‘Bees & Trees’ is just one example of our desire for students to appreciate the beauty and diverse ecology of the Estate all around them, and with the UN Sustainable Development Goals firmly in our minds, get our BSA students thinking about how their own actions affect the natural world around them. Speaking at the Principal’s Teaching and Learning Award for International Education Innovation ceremony earlier this year, Patrick Deane said,” The impact that this initiative has on students’ self-awareness at Bader College is so very clear and commendable. They will be able take this with them through their education and beyond.”

The aim of the Ecology and Land Stewardship BSA module is to engage students in hands-on activities that contribute in a meaningful way to the land management of the Estate. Our students will get to experience, and we hope fully appreciate the different ecosystems on their doorstep, from studies of the bees in our orchards and biodiversity surveys in our wildflower meadows, to setting floating footprint traps in our moat to check for the presence of otters, water voles and mink.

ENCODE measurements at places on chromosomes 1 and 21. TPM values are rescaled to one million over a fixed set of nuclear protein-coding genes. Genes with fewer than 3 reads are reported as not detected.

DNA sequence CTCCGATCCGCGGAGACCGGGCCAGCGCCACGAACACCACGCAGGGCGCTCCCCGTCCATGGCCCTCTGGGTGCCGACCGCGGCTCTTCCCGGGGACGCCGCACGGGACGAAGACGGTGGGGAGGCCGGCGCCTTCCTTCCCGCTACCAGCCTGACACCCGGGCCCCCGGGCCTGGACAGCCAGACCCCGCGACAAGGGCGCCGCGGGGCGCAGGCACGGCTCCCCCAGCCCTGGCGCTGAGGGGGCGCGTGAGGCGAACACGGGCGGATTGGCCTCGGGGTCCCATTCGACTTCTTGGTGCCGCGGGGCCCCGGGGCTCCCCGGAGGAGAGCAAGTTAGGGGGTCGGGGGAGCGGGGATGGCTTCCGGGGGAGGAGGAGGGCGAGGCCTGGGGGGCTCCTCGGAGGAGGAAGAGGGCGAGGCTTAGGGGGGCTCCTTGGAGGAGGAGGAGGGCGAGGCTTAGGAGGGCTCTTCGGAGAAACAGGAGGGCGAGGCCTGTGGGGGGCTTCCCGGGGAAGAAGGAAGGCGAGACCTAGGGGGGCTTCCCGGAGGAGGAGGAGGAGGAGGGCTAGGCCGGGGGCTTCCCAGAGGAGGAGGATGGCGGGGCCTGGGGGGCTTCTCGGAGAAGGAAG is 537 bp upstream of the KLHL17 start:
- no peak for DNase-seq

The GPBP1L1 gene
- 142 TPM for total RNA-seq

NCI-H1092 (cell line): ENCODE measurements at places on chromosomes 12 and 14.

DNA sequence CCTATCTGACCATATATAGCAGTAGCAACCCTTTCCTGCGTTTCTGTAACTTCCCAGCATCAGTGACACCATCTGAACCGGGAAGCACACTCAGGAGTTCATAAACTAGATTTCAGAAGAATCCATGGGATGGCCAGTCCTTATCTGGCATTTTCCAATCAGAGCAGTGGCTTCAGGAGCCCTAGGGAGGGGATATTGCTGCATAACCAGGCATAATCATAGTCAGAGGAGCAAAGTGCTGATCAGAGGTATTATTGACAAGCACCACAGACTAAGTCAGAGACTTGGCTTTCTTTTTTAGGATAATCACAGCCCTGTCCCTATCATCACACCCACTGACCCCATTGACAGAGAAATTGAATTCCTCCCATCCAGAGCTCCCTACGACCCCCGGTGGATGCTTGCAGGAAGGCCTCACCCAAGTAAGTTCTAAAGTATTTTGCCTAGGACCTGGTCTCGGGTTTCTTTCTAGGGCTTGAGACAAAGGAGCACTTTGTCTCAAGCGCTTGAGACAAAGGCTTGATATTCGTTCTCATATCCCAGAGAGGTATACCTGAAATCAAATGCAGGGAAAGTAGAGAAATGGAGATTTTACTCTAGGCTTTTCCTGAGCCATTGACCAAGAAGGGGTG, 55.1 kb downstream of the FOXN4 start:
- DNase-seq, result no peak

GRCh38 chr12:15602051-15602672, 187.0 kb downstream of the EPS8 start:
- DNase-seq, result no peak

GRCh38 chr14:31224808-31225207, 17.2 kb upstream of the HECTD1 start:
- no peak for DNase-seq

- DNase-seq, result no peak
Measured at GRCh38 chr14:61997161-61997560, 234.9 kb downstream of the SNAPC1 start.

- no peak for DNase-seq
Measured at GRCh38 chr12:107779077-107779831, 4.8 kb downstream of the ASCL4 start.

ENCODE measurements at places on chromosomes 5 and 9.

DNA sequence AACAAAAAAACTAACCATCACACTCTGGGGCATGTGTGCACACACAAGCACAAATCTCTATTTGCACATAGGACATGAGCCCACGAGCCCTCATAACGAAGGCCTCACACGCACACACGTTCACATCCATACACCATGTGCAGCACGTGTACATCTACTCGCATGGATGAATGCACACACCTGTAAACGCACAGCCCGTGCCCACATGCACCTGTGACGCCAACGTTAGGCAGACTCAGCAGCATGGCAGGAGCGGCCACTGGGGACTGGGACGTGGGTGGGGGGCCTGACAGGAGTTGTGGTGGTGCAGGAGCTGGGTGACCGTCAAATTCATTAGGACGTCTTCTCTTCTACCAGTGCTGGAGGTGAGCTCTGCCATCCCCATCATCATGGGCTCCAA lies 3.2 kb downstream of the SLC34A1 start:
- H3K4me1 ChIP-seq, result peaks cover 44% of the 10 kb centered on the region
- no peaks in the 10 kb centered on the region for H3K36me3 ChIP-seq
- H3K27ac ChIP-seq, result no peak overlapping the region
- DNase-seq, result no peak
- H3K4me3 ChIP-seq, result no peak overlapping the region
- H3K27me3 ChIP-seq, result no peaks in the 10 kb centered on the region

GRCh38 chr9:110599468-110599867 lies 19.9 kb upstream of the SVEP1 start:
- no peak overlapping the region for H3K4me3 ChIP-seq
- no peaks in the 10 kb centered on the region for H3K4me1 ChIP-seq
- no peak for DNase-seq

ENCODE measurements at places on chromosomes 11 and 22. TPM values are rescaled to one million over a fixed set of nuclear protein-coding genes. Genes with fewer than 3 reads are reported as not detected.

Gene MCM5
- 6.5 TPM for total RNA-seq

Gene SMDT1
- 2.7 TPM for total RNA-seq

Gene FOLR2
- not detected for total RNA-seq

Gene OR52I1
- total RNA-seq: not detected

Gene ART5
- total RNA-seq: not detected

Mink Rafts

Launching a Mink RaftThis floating monitoring system encourages curious animals to climb on it to explore and as they do, they leave evidence of their presence in the form of footprints in sand and clay spread across the raft.

The original idea was to check for the presence and then subsequently survey the population of invasive American Mink (Neogale vision) in the waterways across the Estate.

The students build the rafts from scratch and often display some highly competent woodworking skills. We should also say a massive “Thank you!” to the folks at Men's Shed for supplying the tools and wood.

It is hoped that the survey raft’s footprint trap will also show the presence of otters and water voles across the Estate so we can start to compile a picture of their numbers.